The United Kingdom’s wealthiest man, Sir James Dyson, one of the most prominent funders of the Brexit campaign funders and who called on the government to walk away from the EU without a deal, has announced that he is moving the headquarters of his eponymously-named €4.6 billion business from the UK to Singapore.
Dyson owns 100% of the company, manufactures a range of home appliances including electric vacuum cleaners, hair dryers, air purifiers, and high-end vacuum cleaners as well as conducting research on robotics, artificial intelligence, and battery technologies.
The company passed the £1 billion profit threshold, but the “home market” for the household name products represents only 4% of the company’s annual sales. Just over 50% of the company’s sales are in the Asia-Pacific region, with dynamic growth in China, South Korea, and India.
Dyson’s departure from the UK will have an insignificant effect on Britain’s manufacturing base as the company stopped its domestic manufacturing in 2003, later moving much of the production to Singapore, where the company employs a staff of over 1,100. The company also has plants in neighbouring Malaysia.
In the aftermath of the June 2016 Brexit referendum, Sir James when approached the British government to acquire a former airfield for his company’s expansion in autonomous vehicles. At the time, the move was seen as a vote of confidence to a post-Brexit, though still global, Britain.
he plan was short-lived, however, as Dyson’s self-driving car programme moved to Singapore in November 2018 in preparation for the first car to be launched by 2021.
The timing and symbolic effect of the move is significant. Dyson currently employs 4,000 people in the UK, where the company has two research and development facilities. What is certain is that the choice of Singapore has little to do with cost-saving and everything to do with market access, know-how, and technological expertise.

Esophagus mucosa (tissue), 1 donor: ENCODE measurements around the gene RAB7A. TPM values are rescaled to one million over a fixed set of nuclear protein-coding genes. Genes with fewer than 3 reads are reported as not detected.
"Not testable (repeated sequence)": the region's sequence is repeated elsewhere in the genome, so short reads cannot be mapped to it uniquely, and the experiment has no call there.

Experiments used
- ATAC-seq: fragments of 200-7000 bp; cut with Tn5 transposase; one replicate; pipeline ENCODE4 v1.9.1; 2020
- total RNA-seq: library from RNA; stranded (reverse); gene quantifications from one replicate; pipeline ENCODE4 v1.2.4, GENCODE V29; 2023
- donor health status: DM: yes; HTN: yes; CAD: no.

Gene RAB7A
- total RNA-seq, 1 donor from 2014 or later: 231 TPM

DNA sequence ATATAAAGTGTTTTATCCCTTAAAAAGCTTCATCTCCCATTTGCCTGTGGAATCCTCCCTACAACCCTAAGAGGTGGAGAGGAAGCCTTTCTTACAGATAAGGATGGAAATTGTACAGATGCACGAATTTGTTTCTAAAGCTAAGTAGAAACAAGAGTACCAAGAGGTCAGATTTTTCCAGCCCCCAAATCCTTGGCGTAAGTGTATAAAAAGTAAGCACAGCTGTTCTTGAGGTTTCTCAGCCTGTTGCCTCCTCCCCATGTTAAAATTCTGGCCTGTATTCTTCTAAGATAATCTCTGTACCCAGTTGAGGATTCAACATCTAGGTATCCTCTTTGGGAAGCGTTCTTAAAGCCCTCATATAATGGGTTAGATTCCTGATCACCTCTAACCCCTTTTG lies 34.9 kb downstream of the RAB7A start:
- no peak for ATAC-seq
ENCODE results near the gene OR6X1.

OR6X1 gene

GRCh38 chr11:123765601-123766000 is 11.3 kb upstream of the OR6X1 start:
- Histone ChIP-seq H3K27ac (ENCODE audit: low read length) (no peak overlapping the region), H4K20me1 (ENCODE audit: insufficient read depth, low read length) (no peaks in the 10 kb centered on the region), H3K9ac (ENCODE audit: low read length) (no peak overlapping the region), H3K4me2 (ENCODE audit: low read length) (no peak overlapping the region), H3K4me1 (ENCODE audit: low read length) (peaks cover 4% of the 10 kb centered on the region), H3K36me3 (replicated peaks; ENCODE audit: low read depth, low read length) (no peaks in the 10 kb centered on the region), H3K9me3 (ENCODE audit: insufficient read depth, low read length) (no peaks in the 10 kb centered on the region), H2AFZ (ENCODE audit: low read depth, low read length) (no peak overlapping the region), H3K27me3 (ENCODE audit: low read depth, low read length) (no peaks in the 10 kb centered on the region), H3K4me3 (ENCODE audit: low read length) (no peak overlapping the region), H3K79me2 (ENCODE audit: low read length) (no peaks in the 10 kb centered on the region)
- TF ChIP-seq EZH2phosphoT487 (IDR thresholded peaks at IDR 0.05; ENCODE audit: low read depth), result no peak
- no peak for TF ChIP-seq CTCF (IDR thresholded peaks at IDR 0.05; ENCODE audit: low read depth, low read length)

Singapore has some of the highest average salaries in the world after taxes. Singapore is also home to the planet’s second-largest container port and a manufacturing hub for high-technology products, including Rolls Royce aircraft engines.
While the headline corporate tax rate in the UK is 19%, compared to 17% in Singapore, the small state offers 5-year tax breaks for technology-intensive startups, and co-finances business-optimisation projects by up to 30%.
While the biggest car market in the world is actually China, Singapore combines privileged access to all major markets, including Japan, and offers strong intellectual rights protection.
While commenting on the move, Dyson chief executive, Jim Rowan, alluded to the benefits of a relocation to Singapore, saying the decision to uproot the company’s headquarters from its current UK location in Wiltshire to Singapore had “nothing to do with Brexit” but was about “future-proofing” the business.
According to Sir James’ spokesmen, the 71-year-old will “divide his time between Singapore and the UK” per the requirement of the business.